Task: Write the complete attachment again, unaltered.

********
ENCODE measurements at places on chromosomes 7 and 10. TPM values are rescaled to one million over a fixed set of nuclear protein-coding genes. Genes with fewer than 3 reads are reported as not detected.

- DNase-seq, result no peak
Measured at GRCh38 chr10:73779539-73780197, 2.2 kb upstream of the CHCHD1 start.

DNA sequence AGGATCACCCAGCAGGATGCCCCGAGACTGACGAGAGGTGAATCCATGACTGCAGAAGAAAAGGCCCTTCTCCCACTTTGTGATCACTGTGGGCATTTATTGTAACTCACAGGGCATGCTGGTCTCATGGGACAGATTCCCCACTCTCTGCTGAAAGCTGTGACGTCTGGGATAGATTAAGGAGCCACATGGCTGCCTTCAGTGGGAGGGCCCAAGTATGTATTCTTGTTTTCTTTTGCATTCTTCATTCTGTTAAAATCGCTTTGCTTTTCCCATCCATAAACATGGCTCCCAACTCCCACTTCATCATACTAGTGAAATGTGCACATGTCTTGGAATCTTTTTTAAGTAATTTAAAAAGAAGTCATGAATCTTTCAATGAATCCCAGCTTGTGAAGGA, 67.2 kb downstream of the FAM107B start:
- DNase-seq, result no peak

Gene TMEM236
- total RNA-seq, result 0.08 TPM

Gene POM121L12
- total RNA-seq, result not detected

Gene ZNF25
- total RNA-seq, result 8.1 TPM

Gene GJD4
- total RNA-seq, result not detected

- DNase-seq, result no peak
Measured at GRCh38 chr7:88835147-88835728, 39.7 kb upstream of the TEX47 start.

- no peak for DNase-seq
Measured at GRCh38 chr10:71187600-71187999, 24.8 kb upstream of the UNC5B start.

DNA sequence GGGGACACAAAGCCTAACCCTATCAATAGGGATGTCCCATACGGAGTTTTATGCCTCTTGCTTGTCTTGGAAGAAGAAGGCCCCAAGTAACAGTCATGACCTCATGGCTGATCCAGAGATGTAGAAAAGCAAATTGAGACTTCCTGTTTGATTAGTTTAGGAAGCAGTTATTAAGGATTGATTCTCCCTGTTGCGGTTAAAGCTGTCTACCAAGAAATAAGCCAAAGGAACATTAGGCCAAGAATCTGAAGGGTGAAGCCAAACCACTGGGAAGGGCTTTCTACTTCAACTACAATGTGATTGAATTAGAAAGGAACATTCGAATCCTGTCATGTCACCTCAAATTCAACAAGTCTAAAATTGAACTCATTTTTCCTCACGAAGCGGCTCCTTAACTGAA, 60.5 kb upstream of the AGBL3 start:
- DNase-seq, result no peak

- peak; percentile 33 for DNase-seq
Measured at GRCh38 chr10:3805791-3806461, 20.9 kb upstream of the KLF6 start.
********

ENCODE measurements at places on chromosomes 7 and 10. TPM values are rescaled to one million over a fixed set of nuclear protein-coding genes. Genes with fewer than 3 reads are reported as not detected.

- DNase-seq, result no peak
Measured at GRCh38 chr10:73779539-73780197, 2.2 kb upstream of the CHCHD1 start.

DNA sequence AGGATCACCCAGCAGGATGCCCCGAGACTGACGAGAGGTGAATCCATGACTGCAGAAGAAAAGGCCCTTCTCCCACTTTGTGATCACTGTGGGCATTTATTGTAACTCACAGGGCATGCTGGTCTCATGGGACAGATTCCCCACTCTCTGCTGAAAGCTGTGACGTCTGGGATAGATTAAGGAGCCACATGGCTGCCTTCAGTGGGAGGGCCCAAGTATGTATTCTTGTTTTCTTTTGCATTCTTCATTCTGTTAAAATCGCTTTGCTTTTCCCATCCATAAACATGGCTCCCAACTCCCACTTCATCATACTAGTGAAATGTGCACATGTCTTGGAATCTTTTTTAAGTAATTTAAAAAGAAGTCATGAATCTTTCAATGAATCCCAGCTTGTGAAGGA, 67.2 kb downstream of the FAM107B start:
- DNase-seq, result no peak

Gene TMEM236
- total RNA-seq, result 0.08 TPM

Gene POM121L12
- total RNA-seq, result not detected

Gene ZNF25
- total RNA-seq, result 8.1 TPM

Gene GJD4
- total RNA-seq, result not detected

- DNase-seq, result no peak
Measured at GRCh38 chr7:88835147-88835728, 39.7 kb upstream of the TEX47 start.

- no peak for DNase-seq
Measured at GRCh38 chr10:71187600-71187999, 24.8 kb upstream of the UNC5B start.

DNA sequence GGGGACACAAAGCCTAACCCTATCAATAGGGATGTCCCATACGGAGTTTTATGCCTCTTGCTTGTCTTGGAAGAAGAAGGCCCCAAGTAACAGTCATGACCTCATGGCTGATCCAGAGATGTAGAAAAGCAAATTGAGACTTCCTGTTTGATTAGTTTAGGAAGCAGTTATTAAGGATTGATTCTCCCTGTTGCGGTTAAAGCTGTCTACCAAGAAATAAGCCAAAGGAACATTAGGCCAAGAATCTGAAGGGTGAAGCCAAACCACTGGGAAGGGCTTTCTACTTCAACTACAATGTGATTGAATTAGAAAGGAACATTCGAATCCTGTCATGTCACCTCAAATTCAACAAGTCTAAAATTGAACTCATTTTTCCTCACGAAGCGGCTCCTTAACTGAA, 60.5 kb upstream of the AGBL3 start:
- DNase-seq, result no peak

- peak; percentile 33 for DNase-seq
Measured at GRCh38 chr10:3805791-3806461, 20.9 kb upstream of the KLF6 start.